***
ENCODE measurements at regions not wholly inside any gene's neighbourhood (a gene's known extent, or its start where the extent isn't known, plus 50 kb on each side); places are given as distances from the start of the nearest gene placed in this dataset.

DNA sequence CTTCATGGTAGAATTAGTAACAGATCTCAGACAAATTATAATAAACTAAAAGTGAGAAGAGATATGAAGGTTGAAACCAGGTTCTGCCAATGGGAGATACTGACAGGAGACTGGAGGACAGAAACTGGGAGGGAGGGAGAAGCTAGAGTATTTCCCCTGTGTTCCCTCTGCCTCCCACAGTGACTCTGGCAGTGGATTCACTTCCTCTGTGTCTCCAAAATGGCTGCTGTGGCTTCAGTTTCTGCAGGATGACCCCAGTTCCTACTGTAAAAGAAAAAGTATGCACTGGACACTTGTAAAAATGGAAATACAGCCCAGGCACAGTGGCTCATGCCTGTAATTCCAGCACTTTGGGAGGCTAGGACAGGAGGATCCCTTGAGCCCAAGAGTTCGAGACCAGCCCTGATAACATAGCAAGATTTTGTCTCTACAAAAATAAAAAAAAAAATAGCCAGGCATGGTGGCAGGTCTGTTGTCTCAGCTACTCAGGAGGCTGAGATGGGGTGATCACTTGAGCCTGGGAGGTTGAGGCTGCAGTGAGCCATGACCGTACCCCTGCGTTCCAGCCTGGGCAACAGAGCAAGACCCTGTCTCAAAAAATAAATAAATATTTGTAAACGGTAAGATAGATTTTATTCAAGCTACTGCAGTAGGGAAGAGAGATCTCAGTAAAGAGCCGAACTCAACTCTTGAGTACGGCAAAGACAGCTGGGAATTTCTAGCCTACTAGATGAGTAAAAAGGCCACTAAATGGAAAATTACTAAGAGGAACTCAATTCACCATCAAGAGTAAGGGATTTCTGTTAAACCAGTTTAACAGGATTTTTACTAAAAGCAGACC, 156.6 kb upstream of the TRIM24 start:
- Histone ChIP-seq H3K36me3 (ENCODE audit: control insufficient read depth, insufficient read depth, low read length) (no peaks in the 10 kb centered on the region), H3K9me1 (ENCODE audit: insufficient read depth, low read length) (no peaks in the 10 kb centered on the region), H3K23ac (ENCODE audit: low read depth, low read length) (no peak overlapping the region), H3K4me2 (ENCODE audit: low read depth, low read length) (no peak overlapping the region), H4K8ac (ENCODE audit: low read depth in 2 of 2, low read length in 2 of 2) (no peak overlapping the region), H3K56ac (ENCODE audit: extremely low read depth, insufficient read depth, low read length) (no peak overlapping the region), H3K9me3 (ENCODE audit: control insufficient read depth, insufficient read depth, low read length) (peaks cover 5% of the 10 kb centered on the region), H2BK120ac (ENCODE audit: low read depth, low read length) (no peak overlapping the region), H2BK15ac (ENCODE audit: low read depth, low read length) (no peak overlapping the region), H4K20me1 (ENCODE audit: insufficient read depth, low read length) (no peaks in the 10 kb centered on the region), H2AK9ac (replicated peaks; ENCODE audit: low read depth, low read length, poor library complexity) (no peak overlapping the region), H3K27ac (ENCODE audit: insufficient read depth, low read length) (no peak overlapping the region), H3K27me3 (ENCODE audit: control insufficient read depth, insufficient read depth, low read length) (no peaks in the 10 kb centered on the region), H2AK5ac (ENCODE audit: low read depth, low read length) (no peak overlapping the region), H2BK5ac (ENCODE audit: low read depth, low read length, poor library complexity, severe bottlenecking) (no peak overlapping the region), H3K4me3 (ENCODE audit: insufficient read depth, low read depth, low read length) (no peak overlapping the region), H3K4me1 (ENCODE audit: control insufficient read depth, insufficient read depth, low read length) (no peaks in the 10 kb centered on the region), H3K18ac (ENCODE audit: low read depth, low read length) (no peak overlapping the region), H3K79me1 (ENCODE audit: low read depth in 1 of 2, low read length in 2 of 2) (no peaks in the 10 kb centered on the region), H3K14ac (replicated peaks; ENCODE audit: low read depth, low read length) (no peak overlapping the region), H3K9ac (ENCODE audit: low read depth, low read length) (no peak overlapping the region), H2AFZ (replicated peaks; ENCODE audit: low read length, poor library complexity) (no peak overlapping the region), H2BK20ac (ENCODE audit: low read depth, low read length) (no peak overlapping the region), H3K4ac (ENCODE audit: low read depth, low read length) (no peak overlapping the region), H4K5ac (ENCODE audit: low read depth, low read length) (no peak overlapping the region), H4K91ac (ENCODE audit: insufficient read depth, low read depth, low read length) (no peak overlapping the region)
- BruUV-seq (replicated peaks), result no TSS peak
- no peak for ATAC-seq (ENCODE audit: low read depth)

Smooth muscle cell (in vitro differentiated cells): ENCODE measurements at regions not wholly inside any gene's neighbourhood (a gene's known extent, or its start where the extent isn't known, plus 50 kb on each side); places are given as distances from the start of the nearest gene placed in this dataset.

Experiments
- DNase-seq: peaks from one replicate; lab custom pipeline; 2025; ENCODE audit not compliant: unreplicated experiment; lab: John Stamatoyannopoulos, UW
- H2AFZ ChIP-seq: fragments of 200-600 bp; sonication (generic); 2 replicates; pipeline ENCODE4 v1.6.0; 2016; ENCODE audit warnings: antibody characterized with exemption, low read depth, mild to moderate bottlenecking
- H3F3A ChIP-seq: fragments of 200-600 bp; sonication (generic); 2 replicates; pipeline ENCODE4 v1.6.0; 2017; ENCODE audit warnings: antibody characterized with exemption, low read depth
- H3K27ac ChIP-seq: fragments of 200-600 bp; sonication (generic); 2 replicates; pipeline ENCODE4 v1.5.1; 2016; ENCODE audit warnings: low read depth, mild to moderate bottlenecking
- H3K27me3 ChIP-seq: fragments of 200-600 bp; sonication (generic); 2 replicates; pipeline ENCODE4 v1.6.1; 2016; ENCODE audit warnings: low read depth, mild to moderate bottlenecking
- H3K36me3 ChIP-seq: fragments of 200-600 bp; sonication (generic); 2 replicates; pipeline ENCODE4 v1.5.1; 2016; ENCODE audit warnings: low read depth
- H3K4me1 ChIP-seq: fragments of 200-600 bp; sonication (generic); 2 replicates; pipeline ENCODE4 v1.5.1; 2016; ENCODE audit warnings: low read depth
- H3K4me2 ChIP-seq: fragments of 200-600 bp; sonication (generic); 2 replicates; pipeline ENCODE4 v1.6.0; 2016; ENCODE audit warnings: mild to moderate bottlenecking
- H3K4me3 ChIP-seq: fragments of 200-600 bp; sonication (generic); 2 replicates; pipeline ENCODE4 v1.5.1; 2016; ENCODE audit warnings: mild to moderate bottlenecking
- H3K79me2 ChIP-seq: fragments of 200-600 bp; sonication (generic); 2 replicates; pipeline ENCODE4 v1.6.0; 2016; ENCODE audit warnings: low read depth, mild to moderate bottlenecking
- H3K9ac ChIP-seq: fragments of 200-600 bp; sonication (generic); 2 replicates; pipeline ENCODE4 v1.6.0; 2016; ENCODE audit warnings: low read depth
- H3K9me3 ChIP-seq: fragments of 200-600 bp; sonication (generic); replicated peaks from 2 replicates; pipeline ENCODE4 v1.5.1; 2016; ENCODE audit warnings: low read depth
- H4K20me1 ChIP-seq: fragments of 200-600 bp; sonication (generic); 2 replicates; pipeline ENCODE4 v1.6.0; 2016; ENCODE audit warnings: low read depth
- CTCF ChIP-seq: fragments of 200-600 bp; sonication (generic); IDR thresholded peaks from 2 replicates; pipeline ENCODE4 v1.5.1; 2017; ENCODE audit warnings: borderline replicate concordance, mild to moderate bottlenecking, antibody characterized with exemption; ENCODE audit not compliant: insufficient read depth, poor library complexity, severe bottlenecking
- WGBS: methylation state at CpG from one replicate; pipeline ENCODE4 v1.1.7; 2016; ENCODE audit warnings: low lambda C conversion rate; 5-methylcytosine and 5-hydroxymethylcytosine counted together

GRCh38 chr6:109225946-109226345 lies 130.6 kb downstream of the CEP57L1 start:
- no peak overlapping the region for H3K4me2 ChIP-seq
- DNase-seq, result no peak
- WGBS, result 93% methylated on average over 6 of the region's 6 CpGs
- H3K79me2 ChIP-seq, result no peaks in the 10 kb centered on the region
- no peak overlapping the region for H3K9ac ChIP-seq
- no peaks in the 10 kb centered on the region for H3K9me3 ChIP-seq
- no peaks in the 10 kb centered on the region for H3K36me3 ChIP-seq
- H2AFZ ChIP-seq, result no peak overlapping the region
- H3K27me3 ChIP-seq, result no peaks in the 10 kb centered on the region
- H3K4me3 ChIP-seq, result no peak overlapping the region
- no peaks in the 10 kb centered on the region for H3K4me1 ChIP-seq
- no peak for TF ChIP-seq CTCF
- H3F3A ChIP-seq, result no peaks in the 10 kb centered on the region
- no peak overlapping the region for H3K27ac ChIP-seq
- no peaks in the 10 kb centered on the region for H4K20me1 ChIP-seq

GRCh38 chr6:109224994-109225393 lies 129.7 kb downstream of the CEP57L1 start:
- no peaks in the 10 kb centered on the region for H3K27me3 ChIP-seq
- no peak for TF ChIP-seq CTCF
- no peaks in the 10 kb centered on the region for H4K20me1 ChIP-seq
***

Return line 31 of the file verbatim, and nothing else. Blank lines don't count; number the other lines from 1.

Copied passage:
- H2AFZ ChIP-seq, result no peak overlapping the region